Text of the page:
Understanding computer-supported small-group cognition

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CIS Colloquium, Apr 29, 2009, 12:00PM – 01:00PM, Wachman 447

Understanding computer-supported small-group cognition

Gerry Stahl, Drexel University

Most sciences, methodologies, analyses and theories that help us to understand and design for computer users focus on individual users. In the Virtual Math Teams Project, small groups of students meet online to collaborate on challenging math problems. They engage in group cognitive processes, which cannot be reduced to behaviors of individual students, but involve interpersonal trains of thought, shared understandings of diagrams, joint problem conceptualizations, common references, coordination of problem-solving efforts, etc. In investigating these group phenomena, we have had to develop new scientific methods of observation, data analysis, theorizing and software development. This has led to an initial model of a new science of the group relevant to designing systems for small groups. We call this science group cognition, to contrast it with the traditional focus on cognition as either an individual mental phenomenon or a broad socio-cultural one.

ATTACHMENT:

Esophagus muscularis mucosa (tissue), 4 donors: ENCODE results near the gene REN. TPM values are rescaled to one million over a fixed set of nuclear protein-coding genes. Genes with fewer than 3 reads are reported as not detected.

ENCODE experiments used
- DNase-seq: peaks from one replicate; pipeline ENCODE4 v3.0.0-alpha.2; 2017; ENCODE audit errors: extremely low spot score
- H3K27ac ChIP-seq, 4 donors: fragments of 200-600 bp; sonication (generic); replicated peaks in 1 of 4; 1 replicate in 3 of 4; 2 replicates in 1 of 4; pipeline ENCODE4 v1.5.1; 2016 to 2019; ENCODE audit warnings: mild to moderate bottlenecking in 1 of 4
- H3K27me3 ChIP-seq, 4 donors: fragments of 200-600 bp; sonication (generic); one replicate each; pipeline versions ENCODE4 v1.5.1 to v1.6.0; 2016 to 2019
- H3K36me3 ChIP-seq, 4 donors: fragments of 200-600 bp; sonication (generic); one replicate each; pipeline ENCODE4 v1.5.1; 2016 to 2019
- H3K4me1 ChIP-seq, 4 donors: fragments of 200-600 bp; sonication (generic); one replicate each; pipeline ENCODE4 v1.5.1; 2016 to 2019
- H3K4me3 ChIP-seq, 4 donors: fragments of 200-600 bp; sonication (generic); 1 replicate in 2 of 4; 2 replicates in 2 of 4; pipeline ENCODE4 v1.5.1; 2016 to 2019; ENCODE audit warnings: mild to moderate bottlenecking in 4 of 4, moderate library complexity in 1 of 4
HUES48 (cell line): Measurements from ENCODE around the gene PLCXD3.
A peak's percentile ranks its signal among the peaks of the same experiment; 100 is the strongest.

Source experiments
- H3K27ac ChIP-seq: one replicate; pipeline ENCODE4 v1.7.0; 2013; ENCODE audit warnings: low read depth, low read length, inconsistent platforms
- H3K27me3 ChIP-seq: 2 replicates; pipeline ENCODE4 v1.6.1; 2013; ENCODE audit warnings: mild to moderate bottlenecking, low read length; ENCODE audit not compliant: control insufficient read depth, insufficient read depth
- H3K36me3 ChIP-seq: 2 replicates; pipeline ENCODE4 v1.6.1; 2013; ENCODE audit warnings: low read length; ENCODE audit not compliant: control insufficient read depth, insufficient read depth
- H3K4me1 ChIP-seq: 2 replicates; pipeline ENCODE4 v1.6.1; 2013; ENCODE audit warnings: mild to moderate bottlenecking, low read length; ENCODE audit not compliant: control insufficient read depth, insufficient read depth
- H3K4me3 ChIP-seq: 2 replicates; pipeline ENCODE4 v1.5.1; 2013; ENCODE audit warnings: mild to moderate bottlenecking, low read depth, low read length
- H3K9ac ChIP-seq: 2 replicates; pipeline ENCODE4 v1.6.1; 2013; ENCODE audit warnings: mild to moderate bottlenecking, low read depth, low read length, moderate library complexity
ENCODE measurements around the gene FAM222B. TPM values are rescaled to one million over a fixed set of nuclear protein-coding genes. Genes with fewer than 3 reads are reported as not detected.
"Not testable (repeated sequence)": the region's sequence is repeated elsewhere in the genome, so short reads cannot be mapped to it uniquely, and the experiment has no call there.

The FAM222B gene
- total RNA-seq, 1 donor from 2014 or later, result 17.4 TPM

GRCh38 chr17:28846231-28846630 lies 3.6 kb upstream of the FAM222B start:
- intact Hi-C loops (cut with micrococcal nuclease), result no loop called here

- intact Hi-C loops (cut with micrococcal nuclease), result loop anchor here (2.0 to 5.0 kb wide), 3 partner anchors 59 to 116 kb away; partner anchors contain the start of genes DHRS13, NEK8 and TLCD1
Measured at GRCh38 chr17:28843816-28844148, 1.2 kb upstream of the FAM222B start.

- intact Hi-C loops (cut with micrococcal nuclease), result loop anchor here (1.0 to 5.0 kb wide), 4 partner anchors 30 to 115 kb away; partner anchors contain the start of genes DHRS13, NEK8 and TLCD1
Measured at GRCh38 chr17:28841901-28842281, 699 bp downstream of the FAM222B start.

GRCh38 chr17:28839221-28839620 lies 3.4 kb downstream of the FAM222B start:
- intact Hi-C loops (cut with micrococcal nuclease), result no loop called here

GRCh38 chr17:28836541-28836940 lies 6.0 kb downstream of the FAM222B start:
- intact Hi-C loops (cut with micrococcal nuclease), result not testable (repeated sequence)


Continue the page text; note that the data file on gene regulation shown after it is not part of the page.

erry Stahl teaches at the College of Information Science and conducts research at the Math Forum at Drexel. He is the founding editor of the International Journal of Computer-Supported Collaborative Learning. He is the author of Group Cognition: Computer Support for Building Collaborative Knowledge (2006 from MIT Press) and the editor of Studying Virtual Math Teams (forthcoming from Springer). More at: http://GerryStahl.net.